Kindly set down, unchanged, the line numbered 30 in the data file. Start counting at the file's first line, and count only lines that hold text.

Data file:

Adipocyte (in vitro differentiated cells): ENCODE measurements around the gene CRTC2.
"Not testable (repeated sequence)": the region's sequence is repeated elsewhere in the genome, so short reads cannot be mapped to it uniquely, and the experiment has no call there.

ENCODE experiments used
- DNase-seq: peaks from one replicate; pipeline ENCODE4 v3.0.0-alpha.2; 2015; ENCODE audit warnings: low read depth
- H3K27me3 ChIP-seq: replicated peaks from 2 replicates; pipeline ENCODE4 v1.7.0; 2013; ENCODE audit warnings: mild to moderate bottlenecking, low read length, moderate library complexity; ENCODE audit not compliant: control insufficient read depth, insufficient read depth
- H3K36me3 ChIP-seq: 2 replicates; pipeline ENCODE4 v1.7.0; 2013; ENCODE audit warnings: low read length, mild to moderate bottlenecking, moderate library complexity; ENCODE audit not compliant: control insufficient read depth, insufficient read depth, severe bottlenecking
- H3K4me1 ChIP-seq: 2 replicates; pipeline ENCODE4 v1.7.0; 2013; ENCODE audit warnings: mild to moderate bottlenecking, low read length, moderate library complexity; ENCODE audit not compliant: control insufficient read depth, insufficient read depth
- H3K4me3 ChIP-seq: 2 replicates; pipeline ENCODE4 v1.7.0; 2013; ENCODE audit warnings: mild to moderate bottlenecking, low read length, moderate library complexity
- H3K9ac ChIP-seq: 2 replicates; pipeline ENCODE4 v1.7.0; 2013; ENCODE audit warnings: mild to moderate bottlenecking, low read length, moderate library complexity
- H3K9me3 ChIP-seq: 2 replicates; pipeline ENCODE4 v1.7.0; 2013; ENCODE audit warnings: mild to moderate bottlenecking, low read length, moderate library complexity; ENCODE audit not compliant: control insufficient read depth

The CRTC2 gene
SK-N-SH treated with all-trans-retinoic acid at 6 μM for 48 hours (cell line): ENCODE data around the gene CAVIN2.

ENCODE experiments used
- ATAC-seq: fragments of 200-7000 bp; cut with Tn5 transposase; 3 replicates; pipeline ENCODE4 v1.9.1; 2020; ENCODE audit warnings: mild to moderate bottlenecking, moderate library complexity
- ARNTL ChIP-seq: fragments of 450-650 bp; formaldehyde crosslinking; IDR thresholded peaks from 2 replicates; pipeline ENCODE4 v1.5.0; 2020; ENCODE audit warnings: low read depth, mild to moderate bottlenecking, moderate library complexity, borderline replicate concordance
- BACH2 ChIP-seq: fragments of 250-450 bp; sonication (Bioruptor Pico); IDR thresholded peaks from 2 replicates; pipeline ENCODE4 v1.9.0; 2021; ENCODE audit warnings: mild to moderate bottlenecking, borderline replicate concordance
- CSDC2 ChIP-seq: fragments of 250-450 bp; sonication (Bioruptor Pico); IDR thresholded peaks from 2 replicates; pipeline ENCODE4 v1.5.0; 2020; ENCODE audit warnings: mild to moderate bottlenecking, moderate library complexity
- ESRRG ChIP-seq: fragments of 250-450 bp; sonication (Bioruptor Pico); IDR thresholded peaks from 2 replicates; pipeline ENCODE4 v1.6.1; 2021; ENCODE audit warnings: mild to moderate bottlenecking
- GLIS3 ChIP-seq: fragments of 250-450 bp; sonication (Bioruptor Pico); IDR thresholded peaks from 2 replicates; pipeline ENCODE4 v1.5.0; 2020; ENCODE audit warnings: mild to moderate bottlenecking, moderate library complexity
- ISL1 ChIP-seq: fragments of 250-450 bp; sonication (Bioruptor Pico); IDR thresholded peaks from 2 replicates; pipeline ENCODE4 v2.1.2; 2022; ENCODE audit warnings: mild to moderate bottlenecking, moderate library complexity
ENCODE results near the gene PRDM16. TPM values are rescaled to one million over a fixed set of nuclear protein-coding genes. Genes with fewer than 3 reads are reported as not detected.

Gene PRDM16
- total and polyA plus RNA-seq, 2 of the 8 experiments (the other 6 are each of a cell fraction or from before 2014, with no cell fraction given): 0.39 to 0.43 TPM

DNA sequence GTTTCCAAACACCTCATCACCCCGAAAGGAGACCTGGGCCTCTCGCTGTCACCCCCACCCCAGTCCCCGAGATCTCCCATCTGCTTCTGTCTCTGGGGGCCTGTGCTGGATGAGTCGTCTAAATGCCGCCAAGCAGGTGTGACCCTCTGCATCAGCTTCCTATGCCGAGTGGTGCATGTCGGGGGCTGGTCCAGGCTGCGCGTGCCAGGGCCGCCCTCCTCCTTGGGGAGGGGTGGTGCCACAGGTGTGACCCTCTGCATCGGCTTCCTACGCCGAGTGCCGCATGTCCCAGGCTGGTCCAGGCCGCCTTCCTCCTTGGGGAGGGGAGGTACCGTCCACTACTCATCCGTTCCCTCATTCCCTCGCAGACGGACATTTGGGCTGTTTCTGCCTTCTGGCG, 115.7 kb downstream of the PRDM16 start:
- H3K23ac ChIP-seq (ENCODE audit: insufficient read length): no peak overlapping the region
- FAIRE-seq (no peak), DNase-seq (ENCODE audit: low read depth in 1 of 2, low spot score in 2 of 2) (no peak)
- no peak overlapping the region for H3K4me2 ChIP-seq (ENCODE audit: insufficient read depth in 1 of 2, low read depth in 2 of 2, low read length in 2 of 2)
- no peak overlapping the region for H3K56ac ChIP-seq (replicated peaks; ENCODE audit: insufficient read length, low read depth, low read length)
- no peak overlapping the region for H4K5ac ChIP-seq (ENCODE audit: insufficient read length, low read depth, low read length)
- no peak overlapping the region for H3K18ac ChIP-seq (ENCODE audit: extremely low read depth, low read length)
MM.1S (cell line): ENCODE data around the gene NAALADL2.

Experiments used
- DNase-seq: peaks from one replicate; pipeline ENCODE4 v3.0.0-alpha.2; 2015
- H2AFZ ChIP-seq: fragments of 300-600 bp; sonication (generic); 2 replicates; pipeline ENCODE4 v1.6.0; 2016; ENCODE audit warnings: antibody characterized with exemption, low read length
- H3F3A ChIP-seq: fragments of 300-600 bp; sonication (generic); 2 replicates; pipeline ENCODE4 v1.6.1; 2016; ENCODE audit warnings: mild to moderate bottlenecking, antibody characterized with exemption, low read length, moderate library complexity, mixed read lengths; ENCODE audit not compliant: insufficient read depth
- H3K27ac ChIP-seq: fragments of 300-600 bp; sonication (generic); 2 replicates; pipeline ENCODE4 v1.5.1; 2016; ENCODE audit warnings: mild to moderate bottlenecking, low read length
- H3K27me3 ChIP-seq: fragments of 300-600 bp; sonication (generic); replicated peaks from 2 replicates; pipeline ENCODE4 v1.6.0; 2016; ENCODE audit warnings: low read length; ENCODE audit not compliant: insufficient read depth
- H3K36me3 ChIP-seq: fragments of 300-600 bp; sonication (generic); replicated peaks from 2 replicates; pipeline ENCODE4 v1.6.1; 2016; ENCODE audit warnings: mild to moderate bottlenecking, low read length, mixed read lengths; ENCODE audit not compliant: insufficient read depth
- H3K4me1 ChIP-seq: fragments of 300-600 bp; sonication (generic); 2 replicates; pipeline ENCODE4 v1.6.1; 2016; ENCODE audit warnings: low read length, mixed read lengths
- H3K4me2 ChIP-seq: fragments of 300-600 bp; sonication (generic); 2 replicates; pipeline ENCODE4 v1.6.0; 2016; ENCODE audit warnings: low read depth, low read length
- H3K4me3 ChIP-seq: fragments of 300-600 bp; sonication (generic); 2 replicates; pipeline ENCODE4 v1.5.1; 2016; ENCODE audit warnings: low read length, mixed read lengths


- no peak overlapping the region for H3K18ac ChIP-seq (ENCODE audit: extremely low read depth, low read length)